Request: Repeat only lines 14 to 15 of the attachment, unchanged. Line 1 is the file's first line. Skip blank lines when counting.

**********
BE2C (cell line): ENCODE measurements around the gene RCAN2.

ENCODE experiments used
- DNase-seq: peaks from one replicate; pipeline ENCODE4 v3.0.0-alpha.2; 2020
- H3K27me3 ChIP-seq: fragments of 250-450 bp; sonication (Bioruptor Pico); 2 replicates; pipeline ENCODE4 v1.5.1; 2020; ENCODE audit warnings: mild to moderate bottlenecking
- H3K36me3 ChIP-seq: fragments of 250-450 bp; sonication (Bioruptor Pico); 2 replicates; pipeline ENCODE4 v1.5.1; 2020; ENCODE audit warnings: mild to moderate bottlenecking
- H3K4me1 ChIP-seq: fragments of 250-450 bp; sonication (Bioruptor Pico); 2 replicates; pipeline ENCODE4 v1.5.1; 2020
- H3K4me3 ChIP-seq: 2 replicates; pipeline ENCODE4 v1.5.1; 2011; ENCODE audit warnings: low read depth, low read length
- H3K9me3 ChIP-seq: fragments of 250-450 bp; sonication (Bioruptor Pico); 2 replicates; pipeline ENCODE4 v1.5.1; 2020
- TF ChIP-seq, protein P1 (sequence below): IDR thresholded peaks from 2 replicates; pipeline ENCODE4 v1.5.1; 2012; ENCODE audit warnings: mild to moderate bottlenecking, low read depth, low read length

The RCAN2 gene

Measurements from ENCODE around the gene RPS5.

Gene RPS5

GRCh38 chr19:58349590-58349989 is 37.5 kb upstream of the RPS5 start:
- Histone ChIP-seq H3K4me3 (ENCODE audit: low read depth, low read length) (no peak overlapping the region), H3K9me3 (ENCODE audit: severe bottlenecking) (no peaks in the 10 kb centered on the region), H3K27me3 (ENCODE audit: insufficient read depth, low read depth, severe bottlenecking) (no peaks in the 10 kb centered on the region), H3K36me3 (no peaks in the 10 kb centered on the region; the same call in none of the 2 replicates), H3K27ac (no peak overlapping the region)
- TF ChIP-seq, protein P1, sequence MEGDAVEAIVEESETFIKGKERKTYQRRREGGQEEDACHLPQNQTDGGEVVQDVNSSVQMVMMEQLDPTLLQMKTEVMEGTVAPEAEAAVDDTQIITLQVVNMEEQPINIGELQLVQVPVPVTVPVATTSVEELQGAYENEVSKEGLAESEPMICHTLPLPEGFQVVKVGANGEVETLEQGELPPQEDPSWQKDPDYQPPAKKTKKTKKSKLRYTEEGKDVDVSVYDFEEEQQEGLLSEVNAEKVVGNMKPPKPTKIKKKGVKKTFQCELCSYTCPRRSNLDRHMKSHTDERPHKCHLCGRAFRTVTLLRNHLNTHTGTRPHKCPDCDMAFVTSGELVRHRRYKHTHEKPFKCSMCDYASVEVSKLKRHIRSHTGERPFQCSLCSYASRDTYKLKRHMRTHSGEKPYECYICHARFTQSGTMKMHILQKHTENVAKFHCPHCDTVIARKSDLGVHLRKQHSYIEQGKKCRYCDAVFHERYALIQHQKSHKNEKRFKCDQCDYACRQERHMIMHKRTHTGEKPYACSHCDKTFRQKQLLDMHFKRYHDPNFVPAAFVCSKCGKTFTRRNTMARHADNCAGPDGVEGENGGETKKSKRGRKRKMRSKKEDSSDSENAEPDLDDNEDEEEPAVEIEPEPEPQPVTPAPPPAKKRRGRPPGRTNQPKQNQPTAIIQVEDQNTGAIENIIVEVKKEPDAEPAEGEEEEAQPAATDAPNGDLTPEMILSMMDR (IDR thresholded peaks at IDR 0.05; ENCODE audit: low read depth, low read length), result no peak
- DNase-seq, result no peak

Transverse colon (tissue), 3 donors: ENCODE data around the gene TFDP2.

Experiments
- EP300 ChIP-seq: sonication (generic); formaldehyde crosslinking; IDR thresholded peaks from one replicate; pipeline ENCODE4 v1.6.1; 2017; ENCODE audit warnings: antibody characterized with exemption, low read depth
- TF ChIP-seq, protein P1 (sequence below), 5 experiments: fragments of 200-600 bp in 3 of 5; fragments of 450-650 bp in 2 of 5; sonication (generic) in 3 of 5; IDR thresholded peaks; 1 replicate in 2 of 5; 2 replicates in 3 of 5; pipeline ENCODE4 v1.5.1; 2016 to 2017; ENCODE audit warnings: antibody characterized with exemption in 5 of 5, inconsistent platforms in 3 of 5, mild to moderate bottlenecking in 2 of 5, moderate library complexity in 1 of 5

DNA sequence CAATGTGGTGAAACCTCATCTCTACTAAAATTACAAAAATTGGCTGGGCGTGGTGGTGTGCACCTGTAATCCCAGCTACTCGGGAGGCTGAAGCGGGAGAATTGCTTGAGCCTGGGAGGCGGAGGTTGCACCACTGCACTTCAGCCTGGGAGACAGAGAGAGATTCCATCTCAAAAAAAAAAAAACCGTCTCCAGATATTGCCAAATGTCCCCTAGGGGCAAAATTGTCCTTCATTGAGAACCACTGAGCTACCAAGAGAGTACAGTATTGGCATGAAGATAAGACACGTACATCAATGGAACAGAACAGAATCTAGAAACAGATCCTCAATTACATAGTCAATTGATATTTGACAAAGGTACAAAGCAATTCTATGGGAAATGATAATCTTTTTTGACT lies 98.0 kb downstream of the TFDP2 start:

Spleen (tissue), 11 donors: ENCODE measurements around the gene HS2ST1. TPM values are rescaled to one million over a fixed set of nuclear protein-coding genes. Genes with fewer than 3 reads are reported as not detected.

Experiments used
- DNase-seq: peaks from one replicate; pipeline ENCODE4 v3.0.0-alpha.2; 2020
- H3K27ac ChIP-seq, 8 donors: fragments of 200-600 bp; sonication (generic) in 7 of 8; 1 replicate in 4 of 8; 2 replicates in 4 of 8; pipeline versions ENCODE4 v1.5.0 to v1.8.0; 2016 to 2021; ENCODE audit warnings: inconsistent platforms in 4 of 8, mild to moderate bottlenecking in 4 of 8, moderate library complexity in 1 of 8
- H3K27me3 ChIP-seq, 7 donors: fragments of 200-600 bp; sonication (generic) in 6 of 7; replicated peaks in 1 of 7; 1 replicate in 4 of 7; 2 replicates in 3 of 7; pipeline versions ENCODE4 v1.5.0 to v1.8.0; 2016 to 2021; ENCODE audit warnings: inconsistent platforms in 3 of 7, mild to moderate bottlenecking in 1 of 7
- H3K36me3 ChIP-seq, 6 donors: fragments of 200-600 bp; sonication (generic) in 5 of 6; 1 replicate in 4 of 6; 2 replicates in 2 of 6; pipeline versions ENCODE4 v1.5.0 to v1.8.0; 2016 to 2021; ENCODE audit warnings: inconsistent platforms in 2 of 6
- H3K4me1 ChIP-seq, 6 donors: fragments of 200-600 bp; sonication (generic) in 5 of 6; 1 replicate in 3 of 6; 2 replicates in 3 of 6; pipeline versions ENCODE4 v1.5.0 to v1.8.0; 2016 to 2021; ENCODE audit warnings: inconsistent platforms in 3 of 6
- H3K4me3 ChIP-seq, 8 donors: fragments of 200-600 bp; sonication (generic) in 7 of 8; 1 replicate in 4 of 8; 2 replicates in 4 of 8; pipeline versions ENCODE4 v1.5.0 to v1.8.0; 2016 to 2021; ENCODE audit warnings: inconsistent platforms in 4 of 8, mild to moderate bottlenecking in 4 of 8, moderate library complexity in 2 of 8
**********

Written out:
- Histone ChIP-seq H3K4me3 (ENCODE audit: low read depth, low read length) (no peak overlapping the region), H3K9me3 (ENCODE audit: severe bottlenecking) (no peaks in the 10 kb centered on the region), H3K27me3 (ENCODE audit: insufficient read depth, low read depth, severe bottlenecking) (no peaks in the 10 kb centered on the region), H3K36me3 (no peaks in the 10 kb centered on the region; the same call in none of the 2 replicates), H3K27ac (no peak overlapping the region)
- TF ChIP-seq, protein P1, sequence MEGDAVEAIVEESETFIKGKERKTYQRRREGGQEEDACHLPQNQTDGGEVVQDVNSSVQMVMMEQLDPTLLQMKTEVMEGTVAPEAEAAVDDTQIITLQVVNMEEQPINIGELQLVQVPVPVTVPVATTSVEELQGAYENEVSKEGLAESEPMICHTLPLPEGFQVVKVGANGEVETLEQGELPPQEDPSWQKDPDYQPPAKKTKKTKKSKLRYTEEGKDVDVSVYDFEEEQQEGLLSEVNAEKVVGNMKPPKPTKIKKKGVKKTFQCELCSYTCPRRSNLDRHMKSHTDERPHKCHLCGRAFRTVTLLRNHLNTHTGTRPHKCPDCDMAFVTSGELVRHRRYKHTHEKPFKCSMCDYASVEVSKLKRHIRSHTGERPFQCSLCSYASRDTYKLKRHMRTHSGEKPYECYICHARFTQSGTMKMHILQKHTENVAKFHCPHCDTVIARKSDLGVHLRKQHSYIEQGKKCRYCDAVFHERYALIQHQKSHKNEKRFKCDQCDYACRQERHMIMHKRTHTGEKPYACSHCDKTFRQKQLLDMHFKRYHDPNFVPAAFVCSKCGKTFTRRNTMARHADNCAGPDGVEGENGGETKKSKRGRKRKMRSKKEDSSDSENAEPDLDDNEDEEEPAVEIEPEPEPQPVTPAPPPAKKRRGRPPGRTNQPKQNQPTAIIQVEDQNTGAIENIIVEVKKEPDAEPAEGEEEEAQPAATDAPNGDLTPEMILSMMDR (IDR thresholded peaks at IDR 0.05; ENCODE audit: low read depth, low read length), result no peak